Posts by Don Seiler
Last week I returned to Denver, Colorado for the RMOUG Training Days conference. I had gone last year as an attendee, but this year I was invited to give my presentation on the Oracle 11g ADR (slides and info at the end of this post). While I haven’t attended very many conferences yet, I can’t imagine a bigger bang for your buck than RMOUG Training Days.
When I found out that NoCOUG had accepted my abstract, “Oracle 11g: Learning to Love the ADR”, I was both ecstatic and terrified. This meant that I actually had to prepare the presentation and speak in front of peers. Surely they would throw me into San Francisco Bay if I didn’t bring my A-game, so I set out to do just that.
No, this isn’t a re-post of my earlier blog about bug 1233183.1. We’ve found a fun new bug that seems to be specific to our poor standalone ASM instances when upgrading from Oracle Grid Infrastructure 188.8.131.52 to 184.108.40.206.
We have a client that runs an application that, for whatever reasons, does NOT like daylight saving time. For that reason, the Oracle server is kept in Eastern Standard Time and does not change with the rest of the eastern United States when DST begins and ends every year. They accomplish this with a custom /etc/localtime file. However, they left /etc/sysconfig/clock set to “TZ=America/New_York,” which would prove fateful as I shall point out.
The past four days have found me very frustrated and at wits’ end while testing upgrades of standalone Oracle Grid Infrastructure (ASM) 220.127.116.11 to 18.104.22.168 on RHEL/OEL 5 VMs. The upgrade would seem to go fine, but after rebooting, I would see ASM and LISTENER running under the old (22.214.171.124) grid home directories again. This is the second bug with the 126.96.36.199 upgrade process that I’ve encountered.
A few months ago, we had a test instance complaining that it couldn’t write to ASM. This was an 188.8.131.52 single (non-RAC) instance on Oracle Enterprise Linux 5, using ASM for the storage.We ended up booting the server altogether, after which everything came up nicely. We filed an SR with Oracle Support, who directed us to Note 391790.1 (Unable To Connect To Cluster Manager Ora-29701). This note lists the cause, quite simply, as…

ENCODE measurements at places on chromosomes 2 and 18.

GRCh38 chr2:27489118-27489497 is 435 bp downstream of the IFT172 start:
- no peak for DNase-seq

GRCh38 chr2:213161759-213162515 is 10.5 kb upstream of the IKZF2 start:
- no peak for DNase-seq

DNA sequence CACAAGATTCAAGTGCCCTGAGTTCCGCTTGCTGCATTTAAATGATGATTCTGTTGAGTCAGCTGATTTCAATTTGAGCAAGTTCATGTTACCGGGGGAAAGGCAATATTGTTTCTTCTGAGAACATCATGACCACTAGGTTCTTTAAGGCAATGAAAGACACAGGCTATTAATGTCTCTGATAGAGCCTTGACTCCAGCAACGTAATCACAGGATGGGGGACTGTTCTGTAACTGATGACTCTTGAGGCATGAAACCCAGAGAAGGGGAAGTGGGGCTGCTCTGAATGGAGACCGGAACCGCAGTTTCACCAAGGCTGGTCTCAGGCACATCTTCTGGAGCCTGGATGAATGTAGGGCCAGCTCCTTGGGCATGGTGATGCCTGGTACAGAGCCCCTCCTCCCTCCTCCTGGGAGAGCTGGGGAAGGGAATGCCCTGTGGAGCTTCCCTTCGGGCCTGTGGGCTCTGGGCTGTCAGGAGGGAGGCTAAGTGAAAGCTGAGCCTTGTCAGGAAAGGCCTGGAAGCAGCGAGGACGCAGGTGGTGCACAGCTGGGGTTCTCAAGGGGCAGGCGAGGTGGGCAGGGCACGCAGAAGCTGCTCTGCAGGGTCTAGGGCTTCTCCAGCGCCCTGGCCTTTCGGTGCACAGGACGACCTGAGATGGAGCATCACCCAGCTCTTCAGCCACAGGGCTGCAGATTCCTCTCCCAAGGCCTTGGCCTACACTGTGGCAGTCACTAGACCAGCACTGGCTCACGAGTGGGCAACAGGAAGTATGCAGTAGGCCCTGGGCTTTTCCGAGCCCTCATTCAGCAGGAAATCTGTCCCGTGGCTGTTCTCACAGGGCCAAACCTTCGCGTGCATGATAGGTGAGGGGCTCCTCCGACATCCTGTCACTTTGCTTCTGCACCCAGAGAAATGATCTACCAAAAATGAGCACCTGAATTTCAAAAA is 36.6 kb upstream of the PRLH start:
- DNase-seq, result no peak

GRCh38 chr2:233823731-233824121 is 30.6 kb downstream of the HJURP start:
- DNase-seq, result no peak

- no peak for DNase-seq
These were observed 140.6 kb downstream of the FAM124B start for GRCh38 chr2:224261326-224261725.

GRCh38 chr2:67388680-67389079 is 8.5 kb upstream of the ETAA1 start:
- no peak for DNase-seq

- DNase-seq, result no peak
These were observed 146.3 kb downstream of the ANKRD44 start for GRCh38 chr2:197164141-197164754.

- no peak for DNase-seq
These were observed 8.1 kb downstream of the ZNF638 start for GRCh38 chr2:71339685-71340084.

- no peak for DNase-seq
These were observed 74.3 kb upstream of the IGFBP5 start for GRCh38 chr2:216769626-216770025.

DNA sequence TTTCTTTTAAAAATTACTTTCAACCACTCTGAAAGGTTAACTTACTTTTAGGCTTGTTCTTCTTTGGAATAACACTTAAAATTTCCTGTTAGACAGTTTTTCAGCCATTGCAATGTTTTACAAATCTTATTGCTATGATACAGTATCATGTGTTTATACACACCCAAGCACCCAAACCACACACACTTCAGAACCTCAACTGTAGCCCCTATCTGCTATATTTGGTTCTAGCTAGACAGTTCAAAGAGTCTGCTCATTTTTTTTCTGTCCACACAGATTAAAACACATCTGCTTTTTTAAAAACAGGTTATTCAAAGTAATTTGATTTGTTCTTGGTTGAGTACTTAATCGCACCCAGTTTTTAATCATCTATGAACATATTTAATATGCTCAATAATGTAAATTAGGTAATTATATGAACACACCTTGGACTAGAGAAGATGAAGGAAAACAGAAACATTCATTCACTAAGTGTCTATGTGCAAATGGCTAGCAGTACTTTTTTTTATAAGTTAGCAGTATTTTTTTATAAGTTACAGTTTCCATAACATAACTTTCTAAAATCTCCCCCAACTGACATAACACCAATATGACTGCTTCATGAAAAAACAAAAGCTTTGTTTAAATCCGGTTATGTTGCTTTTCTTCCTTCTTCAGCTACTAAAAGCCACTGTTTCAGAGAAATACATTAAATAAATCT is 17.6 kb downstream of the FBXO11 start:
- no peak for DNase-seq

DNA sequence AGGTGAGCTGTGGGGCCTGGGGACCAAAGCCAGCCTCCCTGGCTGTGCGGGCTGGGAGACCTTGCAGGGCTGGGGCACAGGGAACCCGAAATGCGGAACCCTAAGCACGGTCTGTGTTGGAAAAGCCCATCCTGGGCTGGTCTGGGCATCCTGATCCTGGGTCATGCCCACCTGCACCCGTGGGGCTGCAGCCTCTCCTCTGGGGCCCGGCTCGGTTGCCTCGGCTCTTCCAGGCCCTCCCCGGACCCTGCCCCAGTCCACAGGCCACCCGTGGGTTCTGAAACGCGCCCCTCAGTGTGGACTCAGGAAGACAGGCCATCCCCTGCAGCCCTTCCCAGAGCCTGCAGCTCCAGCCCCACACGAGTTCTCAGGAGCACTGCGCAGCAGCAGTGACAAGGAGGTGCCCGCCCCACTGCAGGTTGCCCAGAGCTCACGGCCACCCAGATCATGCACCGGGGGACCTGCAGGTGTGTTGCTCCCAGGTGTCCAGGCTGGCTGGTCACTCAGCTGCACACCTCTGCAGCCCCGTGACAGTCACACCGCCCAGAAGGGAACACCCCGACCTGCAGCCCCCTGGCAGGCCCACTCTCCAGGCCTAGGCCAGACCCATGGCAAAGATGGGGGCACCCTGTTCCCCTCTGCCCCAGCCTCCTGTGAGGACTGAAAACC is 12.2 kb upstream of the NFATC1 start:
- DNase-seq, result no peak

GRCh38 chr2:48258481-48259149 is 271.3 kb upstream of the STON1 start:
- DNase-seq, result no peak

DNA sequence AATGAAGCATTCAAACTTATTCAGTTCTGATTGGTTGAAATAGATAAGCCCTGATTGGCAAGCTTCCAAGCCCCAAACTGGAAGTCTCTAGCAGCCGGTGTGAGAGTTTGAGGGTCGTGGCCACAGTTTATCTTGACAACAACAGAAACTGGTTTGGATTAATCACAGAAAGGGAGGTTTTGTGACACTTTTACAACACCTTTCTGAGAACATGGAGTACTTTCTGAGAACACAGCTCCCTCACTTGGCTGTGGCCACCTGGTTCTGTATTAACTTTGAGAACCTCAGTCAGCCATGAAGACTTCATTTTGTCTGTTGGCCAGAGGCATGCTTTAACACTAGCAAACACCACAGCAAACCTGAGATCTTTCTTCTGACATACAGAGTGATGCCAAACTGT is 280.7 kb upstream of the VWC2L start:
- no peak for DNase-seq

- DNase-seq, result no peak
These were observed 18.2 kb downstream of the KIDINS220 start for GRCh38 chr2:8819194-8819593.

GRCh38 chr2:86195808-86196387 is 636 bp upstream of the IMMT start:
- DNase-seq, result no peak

I recently reformatted my laptop with the latest Ubuntu LTS release, 10.04, aka Lucid Lynx. Since I like to have a native client installation as well as a portable sandbox server, I decided to install the latest version of Oracle EE, 184.108.40.206. Rather than re-invent the wheel, I’m going to direct you to the previous Oracle-on-Ubuntu post by my colleague Augusto Bott. Many of the directions there hold true here (even with 32-bit vs 64-bit), with a few exceptions.
I saw that PSU 9343627 was released and gave it a whirl. I was a little confused when the README seemed to contain a lot of instructions that always assumed it to be on a clustered, RAC install. My setup was a single-instance Grid Infrastructure installation just to provide ASM. I soon met problem upon problem when going through first this setup step. I decided to try the PSU anyway, thinking Oracle would certainly have noted in the README if this was a problem for single-node installations. Turns out I was wrong.
Today, I had a spare Fedora 11 machine sitting next to me, so I thought I’d try the upgrade to the newly-released Fedora 12, aka “Constantine.” Fedora support cycles are rather short compared to Ubuntu, so Fedora 11 will likely be de-supported in 6 to 7 months. Following the Fedora documentation, I decided to use the “preupgrade” tool. Everything was going smoothly until the machine restarted to begin installation of the new packages. I got a message that there wasn’t enough space in my /boot partition. Turns out that this is a known problem with the preupgrade tool. A kind soul in #fedora on IRC directed me to the list of common Fedora 12 bugs, in particular the preupgrade free space check. I strongly suggest you visit the links provided for helpful screenshots and commands to follow.
I recently performed a migration from Oracle 10gR2 on Solaris to the same version on Linux, immediately followed by an upgrade to 11g. Both platforms were x86-64. Migrating to Linux also included migrating to ASM, whereas we had been using ZFS to hold the datafiles on Solaris. Restoring files into ASM meant we would have to use RMAN.